Tree planting and river engineering
On the Rottal Estate in Angus, landowner Dee Ward’s work with nature is transforming the landscape. He shares how working in partnership to plant trees and remeander the river has restored fish and wildlife on his land and helped him fight against climate change.
On riparian tree planting (planting by water), Dee says:
“I have an interest in planting more native trees for visual and amenity benefits. It creates shelter for the sheep grazing in the fields below. I’m keen to do as much as I can on this estate to capture carbon and help mitigate climate change in my own small way. That’s why I wanted to increase the tree cover here, and we’re also about to start a peatland restoration programme.
“We worked in conjunction with the Esk Fishery Board and the Esk Fishery Trust. The Rottal Estate is at the headwaters of the South Esk, so their motives and mine are aligned in some respects; we both wanted to improve the water quality going into the river and to stop silt runoff. In 2014, we took part in the Pearls in Peril riparian planting scheme, which covers about 20 hectares. This is to help increase numbers of freshwater pearl mussels in the Upper South Esk catchment.
“This year, we’ve planted a contour plot of about 80 hectares, which is mainly native species, including birch, rowan, willow and soft pine. It stretches for three miles, all along the uphill side of the road, to prevent silt runoff into the river. It’s the first part of a glen-wide scheme, which will be completed over the next two to three years.
"Trees are a good machine to take carbon dioxide out of the air.."
“It was only through working in partnership that I was able to plant this volume of trees. The great thing about trees, from a carbon point of view, is you plant them from a little seedling and every year they grow, they suck up more and more carbon. Their maintenance comes from sunlight and water, so they’re a very good machine to take carbon dioxide out of the air.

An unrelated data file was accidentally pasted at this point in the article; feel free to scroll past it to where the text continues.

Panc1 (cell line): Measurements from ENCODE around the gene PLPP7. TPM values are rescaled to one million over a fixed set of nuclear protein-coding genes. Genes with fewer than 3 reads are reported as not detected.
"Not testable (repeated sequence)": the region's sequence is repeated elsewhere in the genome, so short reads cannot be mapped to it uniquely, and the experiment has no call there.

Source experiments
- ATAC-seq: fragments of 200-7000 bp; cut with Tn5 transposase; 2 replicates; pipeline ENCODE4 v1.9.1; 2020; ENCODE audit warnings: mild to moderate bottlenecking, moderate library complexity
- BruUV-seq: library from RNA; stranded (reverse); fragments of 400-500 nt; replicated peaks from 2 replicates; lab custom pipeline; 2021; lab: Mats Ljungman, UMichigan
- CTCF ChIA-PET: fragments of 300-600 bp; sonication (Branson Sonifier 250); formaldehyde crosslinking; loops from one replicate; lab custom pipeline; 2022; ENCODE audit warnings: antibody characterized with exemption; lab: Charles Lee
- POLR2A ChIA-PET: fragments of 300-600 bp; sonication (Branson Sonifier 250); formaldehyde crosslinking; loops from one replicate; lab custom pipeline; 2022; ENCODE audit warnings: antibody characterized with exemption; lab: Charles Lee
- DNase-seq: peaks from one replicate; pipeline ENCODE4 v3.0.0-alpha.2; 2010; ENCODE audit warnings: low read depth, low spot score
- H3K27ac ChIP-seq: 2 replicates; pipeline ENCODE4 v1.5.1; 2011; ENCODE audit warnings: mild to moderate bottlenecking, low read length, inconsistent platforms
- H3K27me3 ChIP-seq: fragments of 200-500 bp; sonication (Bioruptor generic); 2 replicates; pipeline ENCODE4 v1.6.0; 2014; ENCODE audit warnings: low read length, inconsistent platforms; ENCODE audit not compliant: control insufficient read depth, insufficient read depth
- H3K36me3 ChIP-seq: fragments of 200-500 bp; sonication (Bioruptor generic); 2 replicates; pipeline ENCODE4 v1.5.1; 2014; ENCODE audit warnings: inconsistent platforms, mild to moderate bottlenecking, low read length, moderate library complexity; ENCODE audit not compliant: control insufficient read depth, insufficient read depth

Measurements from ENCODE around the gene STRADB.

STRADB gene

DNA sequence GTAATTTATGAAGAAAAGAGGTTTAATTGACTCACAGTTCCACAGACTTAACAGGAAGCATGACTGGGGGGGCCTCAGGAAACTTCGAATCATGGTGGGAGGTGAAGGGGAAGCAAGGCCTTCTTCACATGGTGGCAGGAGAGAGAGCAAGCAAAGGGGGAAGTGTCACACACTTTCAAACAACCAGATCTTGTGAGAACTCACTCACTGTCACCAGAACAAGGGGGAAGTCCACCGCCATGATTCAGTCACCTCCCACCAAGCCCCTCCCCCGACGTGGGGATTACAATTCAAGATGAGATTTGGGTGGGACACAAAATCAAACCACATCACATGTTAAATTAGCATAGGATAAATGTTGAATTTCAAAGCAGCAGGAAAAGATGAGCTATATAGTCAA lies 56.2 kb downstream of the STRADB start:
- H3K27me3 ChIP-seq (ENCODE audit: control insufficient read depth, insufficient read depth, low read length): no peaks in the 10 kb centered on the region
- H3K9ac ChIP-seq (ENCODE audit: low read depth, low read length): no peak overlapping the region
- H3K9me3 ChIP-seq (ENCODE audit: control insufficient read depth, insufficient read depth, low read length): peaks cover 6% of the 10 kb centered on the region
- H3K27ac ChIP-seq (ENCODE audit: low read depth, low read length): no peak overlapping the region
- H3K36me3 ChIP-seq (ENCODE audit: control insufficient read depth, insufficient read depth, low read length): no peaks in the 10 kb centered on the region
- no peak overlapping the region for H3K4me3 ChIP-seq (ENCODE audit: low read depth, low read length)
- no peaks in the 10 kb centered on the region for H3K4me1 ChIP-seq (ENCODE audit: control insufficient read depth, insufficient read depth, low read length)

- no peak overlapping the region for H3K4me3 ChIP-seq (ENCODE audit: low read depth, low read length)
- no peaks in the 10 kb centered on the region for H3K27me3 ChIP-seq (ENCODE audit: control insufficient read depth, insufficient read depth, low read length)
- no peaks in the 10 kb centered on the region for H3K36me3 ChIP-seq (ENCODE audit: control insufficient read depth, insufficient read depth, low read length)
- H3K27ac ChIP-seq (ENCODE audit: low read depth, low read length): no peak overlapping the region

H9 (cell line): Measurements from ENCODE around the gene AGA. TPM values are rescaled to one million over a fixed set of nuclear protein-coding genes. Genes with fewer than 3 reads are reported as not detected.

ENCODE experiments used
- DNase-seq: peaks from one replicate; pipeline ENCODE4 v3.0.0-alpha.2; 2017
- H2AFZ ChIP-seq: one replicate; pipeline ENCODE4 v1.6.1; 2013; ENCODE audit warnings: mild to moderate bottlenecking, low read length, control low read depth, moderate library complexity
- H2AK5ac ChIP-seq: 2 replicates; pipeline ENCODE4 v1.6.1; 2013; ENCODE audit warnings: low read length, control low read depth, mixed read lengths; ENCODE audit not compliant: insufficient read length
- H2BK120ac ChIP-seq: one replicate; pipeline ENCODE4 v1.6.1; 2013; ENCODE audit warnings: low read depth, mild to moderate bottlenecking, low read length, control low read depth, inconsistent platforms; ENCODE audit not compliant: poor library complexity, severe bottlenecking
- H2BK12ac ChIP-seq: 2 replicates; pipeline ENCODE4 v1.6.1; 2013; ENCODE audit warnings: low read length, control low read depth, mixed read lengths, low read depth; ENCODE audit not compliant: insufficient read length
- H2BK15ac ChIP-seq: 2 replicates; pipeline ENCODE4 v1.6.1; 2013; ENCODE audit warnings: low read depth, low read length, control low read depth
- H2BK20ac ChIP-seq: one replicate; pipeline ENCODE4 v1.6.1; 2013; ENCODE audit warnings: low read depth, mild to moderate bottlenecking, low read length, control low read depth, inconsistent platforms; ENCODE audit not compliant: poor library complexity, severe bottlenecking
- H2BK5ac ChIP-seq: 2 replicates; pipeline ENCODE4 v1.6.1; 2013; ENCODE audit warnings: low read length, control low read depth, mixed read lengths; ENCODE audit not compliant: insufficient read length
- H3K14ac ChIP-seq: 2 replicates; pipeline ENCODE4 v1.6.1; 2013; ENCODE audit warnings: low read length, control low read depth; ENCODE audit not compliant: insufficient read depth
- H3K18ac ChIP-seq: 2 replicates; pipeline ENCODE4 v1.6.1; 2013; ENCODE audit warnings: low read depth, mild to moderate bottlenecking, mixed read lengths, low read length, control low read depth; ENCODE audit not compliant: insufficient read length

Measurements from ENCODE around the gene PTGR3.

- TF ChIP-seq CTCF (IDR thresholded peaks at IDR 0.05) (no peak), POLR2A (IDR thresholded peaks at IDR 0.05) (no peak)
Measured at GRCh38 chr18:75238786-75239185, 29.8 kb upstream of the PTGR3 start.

“Because of the trees we’ve planted, there’s been a massive benefit for insects and wildlife. The riparian Pearls in Peril project, where we planted on either side of the burn, creates shade on the water, which is good for fish, too. It creates a lot of insects, and that’s good for wildlife generally.
Remeandering the Rottal Burn
“In about 1840, farming interests would have straightened what was a meandering burn coming off the hill. They dug a straight line and hoped it would stop it flooding the field and give them more fields for agriculture. The Fisheries Board approached me and said, ‘We’d really like to re-meander the Rottal Burn because it’s a really good spawning ground for fish, but because it’s in a canal, when it floods, the high banks mean the water can’t go anywhere so it’s washing out all the eggs and small fry.’
"The Board had some aerial photographs that showed the track of the old river; you could see indentations on the field.
Restoring fish stocks and wildlife along the river
“I was keen to improve the number of fish in the river because we’re in the headwaters here and the spawning grounds are really important. Remeandering slows down the flow of water because, instead of it going in a straight line, it travels in these sweeping bends, which protects the juvenile fish. It also lets the water do what it would naturally do; carve out banks and break out onto the field. We try and leave it to do what it naturally does.
“The cost of doing an environmental project like this on your own is prohibitive, but there is nearly always someone out there who’s willing to help. In this case, the Esks Rivers and Fishery Trust put together funding primarily from themselves, the Scottish Environment Protection Agency and Scottish Natural Heritage. The Woodland Trust also donated money for the tree planting along the Rottal Burn.
“With the Esks Fishery Board and Trust project managing, we remeandered about a kilometre of the burn, planted trees and fenced in the whole area so it was protected from grazing. It’s created a really lovely wildlife area and the Fishery Board say they’ve now got five times the number of juvenile fish in the river.”